LA County supervisors approve new rules on short-term rentals in unincorporated areas

City News Service
Wednesday, March 20, 2024
LA County supervisors expected to approve rules for short-term rentals
The L.A. County Board of Supervisors is expected to give final approval to new rules for short-term rentals.

LOS ANGELES (CNS) -- The Los Angeles County Board of Supervisors gave final approval Tuesday to regulations for operating short-term rentals in unincorporated areas.

Under the new rules, hosts with Airbnb or Vacation Rentals By Owner, VRBO, will be required to register and pay a fee of $914 on an annual basis.

Note: The video in the media player above is from a previous report.

The county rules also restrict short-term rentals to a host's primary residence -- prohibiting the use of accessory dwelling units, rent-restricted primary residences and vacation rentals for short-term rental use.

Additionally, the regulations place restrictions on the number of guests, length of stay and types of events for short-term rentals. Companies like Airbnb and VRBO will be required to comply with the new regulations, and establish an enforcement and appeals process for customers who fail to abide by the new rules.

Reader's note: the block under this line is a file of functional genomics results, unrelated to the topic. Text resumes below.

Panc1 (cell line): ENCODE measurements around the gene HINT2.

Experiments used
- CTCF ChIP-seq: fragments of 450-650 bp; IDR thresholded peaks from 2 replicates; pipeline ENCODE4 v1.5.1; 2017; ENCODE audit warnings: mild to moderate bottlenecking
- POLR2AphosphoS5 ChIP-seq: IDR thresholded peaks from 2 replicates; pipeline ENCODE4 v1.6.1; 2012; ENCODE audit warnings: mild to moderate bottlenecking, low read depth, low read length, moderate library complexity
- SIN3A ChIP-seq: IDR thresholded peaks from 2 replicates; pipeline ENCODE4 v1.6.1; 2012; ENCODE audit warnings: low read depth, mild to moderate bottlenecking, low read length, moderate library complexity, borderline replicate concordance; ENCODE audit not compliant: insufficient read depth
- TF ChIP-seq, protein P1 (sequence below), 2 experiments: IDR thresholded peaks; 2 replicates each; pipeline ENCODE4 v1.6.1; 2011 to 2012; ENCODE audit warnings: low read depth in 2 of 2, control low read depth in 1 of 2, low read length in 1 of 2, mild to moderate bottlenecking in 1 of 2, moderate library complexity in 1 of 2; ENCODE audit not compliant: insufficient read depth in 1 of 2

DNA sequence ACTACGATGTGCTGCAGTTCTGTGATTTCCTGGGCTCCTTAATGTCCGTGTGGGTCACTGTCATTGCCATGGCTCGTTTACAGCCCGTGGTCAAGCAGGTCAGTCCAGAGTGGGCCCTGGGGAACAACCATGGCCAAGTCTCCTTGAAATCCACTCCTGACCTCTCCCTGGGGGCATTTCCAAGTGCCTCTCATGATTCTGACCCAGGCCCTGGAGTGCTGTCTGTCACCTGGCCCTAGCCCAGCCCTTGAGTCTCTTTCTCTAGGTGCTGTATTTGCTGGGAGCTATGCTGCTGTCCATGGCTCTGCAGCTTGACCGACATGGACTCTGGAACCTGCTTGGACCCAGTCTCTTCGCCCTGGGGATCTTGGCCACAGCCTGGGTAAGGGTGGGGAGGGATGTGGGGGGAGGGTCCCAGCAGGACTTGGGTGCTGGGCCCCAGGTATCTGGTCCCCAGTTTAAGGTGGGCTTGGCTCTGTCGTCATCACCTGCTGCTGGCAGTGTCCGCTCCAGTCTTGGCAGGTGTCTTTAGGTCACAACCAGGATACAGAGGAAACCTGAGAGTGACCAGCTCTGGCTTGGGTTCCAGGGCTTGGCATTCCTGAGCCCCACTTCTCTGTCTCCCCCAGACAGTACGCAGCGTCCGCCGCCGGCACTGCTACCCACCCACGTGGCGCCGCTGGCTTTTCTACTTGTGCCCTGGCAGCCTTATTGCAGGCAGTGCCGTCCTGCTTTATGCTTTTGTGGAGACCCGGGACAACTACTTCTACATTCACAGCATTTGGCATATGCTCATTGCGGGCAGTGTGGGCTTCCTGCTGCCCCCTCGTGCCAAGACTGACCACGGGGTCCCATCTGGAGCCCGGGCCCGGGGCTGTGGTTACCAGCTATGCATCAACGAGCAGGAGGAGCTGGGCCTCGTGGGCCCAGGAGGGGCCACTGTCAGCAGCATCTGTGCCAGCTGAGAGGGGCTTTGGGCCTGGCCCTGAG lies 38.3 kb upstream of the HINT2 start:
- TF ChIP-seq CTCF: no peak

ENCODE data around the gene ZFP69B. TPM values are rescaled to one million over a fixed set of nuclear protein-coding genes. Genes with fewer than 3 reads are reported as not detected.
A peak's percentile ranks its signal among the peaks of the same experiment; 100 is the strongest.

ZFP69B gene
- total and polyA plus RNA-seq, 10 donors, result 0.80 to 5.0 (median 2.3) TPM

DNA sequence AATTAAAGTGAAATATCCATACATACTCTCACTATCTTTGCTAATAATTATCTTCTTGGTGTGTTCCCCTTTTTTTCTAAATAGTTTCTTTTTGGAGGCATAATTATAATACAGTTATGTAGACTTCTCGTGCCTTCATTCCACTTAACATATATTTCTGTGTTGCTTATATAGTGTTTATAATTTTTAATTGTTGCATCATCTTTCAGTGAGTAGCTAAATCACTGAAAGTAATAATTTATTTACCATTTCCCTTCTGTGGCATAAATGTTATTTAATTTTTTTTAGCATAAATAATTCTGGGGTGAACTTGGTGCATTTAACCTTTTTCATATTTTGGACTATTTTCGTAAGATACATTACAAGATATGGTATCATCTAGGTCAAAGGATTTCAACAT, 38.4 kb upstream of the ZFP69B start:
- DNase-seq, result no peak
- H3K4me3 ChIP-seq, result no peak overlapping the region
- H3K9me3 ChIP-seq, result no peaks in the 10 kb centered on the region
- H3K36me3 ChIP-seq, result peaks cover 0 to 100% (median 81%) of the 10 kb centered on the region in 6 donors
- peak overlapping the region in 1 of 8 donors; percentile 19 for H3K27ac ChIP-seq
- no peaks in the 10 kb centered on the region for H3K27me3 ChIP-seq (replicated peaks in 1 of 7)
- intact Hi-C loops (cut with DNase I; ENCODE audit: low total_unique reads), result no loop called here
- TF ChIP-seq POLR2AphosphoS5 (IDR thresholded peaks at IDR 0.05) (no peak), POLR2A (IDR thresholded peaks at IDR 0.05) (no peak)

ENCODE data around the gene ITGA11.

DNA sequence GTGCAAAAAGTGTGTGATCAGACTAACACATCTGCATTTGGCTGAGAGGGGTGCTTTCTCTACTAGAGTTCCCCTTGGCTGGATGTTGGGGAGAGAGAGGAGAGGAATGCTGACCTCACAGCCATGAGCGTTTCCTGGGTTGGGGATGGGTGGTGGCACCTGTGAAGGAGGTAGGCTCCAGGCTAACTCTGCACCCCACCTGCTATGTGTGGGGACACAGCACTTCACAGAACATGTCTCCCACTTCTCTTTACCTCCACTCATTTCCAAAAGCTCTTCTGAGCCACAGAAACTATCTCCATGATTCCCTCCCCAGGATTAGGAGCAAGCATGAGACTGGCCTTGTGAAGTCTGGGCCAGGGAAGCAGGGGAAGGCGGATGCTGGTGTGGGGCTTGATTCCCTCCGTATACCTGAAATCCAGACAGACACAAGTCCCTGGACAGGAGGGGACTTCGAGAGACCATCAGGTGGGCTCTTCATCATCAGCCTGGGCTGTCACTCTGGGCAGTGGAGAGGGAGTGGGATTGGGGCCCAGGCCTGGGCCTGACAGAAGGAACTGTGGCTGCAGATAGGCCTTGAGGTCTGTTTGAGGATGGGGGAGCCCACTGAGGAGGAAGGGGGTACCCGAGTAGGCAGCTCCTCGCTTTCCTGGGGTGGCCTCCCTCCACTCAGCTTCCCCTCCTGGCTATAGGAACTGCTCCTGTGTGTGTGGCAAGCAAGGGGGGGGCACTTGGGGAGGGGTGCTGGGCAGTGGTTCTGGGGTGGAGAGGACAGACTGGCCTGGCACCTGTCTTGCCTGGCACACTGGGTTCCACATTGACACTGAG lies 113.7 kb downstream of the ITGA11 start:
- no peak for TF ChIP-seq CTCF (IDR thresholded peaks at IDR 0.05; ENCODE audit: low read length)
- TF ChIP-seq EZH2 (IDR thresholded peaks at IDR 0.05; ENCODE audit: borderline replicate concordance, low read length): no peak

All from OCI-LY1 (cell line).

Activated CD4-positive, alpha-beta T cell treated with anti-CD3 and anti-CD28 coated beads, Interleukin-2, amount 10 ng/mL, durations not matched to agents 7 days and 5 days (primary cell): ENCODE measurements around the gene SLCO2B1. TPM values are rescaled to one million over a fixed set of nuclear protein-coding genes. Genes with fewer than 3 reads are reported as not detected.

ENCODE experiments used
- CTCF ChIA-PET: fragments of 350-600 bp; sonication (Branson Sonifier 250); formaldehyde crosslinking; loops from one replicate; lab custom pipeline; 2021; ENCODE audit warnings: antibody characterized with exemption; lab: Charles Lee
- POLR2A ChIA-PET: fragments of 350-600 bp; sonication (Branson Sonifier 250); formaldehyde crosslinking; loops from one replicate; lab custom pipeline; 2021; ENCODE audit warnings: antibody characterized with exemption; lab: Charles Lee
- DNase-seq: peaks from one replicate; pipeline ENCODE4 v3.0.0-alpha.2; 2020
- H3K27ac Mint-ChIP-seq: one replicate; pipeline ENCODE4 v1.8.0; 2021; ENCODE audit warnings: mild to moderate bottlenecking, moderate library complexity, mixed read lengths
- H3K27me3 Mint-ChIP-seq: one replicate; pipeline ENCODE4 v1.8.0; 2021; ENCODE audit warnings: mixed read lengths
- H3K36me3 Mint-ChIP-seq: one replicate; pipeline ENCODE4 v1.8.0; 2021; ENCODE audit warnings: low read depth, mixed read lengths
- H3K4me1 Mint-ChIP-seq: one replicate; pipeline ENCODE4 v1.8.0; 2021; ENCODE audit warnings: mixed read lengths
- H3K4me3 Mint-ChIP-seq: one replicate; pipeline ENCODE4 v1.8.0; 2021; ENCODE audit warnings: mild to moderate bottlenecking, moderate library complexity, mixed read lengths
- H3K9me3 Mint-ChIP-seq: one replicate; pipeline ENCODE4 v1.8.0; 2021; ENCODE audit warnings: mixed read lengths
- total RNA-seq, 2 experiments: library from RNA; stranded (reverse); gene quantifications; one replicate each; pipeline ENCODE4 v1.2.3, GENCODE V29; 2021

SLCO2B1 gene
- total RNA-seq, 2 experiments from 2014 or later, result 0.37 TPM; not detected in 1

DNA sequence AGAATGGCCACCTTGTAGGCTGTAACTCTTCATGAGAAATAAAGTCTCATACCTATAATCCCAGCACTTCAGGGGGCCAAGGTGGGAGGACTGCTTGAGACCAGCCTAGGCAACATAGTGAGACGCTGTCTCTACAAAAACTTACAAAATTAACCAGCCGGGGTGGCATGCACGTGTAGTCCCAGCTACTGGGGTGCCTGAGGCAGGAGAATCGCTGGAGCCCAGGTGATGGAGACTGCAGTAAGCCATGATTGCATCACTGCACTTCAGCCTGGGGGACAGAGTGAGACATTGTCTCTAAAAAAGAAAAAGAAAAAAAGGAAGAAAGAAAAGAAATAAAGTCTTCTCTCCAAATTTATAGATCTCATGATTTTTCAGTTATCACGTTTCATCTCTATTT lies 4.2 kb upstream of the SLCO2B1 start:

According to a report from the county's Treasurer and Tax Collector, the new registration program aims to strike a balance between ensuring homeowners can list their properties as short-term rentals and the preservation of long-term housing stock, as well as protecting the quality of life in neighborhoods.

The $914 fee was decided upon based on full cost recovery, including administration and enforcement of the program, salaries, employee benefits, indirect costs, services and supplies.

L.A. County plans to use $1 million from the adopted 2023-24 budget to cover costs associated with the registration program. An additional $1.7 million is set aside for year two, but moving forward the fees are expected to cover ongoing costs.

The county regulations will only impact unincorporated areas, so they will not conflict with rules individual cities already have in place. The rules also will not immediately be enforced in select coastal areas, such as Marina del Rey and Catalina Island, since those areas also fall under the purview of the California Coastal Commission, which is expected to ultimately enact rules of its own on short-term rentals.